The OPEC deal is slated to begin Jan. 1
Oil prices edged up in tepid trading on Thursday, supported by strong U.S. data, a pause in the U.S. dollar rally and optimism that crude producers would abide by an agreement to limit output to prop up prices.
The gains were curbed by an unexpected rise in U.S. crude inventories last week and moves by Libya to boost output over the next few months.
Brent futures for February delivery rose by 34 cents to $54.80 a barrel by 1430 GMT, having finished 89 cents lower on Wednesday. U.S. West Texas Intermediate crude rose 27 cents to $52.76 a barrel.
The dollar index, which tracks the greenback against a basket of six currencies, slipped by 0.1 percent as investors took profits after its rise to a 14-year peak earlier this week.
A weaker dollar makes greenback-denominated commodities including oil cheaper for holders of other currencies.
New orders for U.S.-made capital goods rose more than expected in November amid strong demand for machinery and primary metals, suggesting some of the oil-related drag on manufacturing was starting to fade.
U.S. data also showed the economy grew faster than previously estimated in the third quarter, notching its quickest pace in two years.
Optimism that OPEC and non-OPEC oil producers would stick to a deal to cut output by almost 1.8 million bpd from Jan. 1 also supported prices, which have added to gains since the deal was agreed on Dec 10.
“The announcements coming from Saudi Arabia, the United Arab Emirates, Qatar, Kuwait, Iraq, and Russia are all encouraging signs that they will abide by the cut and hopefully other countries will follow suit,” OPEC member Kuwait’s oil minister Essam Abdul Mohsen Al-Marzouq told reporters.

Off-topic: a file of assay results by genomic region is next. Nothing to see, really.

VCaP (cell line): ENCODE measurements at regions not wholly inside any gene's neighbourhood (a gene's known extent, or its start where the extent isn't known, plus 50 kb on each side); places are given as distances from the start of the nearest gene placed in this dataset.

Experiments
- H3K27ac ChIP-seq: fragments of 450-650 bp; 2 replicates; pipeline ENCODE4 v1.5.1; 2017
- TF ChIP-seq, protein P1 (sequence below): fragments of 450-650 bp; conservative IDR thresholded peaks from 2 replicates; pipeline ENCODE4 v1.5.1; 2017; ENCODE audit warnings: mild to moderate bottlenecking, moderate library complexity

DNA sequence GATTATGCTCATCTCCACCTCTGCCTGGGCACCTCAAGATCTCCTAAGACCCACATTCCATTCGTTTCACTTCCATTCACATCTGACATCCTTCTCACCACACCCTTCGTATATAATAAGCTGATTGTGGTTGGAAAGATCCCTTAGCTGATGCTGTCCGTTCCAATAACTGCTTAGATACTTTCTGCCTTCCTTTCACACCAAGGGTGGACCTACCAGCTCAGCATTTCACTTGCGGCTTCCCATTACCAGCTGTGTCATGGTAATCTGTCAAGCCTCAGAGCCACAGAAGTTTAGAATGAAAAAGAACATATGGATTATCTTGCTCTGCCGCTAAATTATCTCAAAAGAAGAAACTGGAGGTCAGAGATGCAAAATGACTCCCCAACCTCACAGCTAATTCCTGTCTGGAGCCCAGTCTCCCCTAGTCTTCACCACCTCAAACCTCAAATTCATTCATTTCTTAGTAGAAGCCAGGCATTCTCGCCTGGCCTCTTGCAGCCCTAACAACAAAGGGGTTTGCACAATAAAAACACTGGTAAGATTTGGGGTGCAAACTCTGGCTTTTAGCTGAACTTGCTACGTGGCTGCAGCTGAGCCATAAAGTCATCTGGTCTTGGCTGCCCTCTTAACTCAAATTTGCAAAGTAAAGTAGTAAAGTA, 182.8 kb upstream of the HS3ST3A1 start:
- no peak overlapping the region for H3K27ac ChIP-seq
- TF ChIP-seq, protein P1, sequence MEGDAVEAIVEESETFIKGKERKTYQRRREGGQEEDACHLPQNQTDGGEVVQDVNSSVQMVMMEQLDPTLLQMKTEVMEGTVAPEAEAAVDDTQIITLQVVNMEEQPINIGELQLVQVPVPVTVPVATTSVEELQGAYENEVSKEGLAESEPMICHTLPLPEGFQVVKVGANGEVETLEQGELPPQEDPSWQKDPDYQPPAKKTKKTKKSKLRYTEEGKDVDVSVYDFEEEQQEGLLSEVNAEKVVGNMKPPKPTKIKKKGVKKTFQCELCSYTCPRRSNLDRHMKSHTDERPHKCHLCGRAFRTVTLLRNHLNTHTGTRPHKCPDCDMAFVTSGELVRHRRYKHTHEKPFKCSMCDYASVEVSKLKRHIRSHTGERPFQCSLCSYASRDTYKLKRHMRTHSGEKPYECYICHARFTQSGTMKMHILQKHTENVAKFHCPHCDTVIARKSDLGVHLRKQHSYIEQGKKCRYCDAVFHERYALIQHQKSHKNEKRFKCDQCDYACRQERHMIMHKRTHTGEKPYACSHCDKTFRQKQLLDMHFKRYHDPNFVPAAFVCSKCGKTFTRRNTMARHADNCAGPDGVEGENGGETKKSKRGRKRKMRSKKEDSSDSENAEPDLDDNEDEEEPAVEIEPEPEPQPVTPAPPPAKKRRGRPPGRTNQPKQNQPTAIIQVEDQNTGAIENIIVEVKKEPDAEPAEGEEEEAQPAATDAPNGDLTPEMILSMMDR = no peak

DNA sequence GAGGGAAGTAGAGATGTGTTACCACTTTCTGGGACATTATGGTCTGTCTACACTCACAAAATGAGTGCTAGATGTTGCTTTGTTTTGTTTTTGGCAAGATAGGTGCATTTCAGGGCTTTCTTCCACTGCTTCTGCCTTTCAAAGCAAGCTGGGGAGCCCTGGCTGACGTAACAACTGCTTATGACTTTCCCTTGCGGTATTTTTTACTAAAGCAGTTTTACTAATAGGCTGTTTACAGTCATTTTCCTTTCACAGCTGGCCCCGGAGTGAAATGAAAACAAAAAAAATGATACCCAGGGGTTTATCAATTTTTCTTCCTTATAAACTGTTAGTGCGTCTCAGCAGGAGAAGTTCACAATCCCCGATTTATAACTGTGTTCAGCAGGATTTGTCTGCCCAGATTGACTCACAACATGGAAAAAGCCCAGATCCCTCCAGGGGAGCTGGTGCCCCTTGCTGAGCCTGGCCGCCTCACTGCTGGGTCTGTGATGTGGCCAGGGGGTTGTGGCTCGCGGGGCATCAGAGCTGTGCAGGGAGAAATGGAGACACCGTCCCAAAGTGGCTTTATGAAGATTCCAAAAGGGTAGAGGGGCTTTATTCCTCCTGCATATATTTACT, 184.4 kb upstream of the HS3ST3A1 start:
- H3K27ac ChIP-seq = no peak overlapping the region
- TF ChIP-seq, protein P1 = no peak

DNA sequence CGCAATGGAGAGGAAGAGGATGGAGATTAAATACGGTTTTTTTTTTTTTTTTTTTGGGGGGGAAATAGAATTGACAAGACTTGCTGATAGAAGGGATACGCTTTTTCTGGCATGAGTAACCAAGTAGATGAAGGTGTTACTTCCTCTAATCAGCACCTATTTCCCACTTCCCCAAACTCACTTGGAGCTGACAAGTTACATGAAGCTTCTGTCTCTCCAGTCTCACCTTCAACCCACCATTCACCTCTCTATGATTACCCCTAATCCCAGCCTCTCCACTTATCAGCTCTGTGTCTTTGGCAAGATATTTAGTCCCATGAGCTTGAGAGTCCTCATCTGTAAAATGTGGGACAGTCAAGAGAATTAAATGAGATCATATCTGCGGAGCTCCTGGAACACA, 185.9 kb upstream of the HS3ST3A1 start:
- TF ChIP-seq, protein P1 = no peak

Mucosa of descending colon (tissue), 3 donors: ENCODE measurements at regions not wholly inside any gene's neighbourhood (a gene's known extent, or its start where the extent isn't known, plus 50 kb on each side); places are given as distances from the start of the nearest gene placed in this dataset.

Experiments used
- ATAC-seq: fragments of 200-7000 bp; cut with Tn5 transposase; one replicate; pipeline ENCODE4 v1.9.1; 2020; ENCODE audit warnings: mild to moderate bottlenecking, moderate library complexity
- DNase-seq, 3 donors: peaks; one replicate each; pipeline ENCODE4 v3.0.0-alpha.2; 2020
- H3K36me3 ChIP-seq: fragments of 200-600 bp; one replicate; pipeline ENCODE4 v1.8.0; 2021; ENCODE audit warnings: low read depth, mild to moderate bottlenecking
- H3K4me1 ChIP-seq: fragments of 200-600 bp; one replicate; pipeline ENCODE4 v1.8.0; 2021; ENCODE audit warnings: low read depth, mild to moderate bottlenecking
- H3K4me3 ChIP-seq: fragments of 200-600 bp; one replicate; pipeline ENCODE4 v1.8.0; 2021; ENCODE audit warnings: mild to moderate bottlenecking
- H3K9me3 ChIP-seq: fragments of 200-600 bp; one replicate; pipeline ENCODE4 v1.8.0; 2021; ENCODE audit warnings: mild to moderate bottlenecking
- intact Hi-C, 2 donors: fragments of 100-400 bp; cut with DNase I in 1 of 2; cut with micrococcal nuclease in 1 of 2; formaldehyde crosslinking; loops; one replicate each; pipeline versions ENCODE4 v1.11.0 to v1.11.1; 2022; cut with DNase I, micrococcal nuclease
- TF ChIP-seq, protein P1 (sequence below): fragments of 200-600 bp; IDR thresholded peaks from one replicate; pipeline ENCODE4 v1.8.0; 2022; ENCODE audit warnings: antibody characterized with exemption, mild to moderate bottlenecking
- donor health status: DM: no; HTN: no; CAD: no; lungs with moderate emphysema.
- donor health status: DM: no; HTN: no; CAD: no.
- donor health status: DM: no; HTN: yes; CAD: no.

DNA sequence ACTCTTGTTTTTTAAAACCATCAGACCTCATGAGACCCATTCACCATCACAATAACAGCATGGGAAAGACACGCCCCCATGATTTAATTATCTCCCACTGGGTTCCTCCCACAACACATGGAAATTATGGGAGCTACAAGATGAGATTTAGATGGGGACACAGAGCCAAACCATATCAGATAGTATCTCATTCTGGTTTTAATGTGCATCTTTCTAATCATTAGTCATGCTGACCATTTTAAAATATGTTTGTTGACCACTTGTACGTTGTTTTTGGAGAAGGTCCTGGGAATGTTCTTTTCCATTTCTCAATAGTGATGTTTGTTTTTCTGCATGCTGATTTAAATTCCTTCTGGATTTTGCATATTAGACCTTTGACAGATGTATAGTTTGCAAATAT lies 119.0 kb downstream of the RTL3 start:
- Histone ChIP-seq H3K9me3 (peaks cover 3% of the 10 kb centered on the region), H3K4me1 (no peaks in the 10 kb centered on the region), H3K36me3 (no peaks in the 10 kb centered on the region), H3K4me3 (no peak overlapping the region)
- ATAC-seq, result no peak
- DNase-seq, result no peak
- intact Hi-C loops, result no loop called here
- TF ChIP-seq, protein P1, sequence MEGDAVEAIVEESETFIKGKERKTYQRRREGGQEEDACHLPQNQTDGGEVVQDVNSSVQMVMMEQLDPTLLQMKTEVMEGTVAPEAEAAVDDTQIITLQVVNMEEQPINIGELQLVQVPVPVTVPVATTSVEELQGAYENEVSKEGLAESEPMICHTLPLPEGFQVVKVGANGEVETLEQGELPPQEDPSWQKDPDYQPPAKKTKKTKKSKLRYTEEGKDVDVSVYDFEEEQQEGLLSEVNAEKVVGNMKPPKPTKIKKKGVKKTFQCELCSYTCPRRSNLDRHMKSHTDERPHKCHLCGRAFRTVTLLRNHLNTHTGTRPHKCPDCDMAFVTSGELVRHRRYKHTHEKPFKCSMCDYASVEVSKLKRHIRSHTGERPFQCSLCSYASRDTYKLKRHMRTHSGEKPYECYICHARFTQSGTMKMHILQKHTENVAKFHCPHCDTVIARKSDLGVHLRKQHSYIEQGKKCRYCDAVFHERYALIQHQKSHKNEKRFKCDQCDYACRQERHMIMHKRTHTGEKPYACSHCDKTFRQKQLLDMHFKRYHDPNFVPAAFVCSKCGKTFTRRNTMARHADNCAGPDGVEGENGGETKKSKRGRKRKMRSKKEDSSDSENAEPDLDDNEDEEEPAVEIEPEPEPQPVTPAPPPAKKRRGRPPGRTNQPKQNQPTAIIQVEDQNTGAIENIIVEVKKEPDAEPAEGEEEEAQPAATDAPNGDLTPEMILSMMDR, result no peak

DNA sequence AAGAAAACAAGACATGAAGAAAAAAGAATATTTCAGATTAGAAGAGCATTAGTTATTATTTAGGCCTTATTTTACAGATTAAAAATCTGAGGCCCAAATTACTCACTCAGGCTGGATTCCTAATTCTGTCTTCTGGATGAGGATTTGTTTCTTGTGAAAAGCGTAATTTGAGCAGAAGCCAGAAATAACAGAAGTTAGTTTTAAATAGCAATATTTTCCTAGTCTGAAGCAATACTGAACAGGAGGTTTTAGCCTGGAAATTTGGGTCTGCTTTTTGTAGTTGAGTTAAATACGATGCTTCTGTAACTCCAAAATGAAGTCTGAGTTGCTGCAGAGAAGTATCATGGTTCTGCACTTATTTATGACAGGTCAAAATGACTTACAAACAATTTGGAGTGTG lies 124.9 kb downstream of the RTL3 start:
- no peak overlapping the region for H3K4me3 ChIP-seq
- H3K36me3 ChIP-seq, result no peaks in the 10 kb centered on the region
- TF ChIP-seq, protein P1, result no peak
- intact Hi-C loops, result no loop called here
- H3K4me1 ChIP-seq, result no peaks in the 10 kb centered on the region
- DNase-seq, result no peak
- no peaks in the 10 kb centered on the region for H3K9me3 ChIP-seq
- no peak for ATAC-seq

Ric Spooner, chief market analyst at CMC Markets in Sydney, said he was also upbeat about upcoming cuts: “It is a safe assumption particularly in the early stages that OPEC and non-OPEC producers will abide by the agreement to curb output.”
On the downside for oil prices, U.S. crude stocks posted a surprise build last week, climbing by 2.3 million barrels compared with an expected decline of 2.5 million barrels, government data showed on Wednesday.
Libya’s National Oil Corporation (NOC) said it hoped to add 270,000 barrels per day (bpd) to national production after it confirmed on Tuesday that pipelines leading from the Sharara and El Feel fields had reopened. NOC said that Sharara output reached 58,000 bpd on Wednesday.
“Short-haul crude oil supplies to Europe are increasing with the restart of Libya and that will provide a cap for European crude oil strength,” Olivier Jakob, managing director of PetroMatrix consultancy, said.
Libya recently doubled output to 600,000 bpd, and Jonathan Barratt, chief investment officer at Ayers Alliance, said the country had the capacity to ramp up production further, to as much as 1.2 million bpd.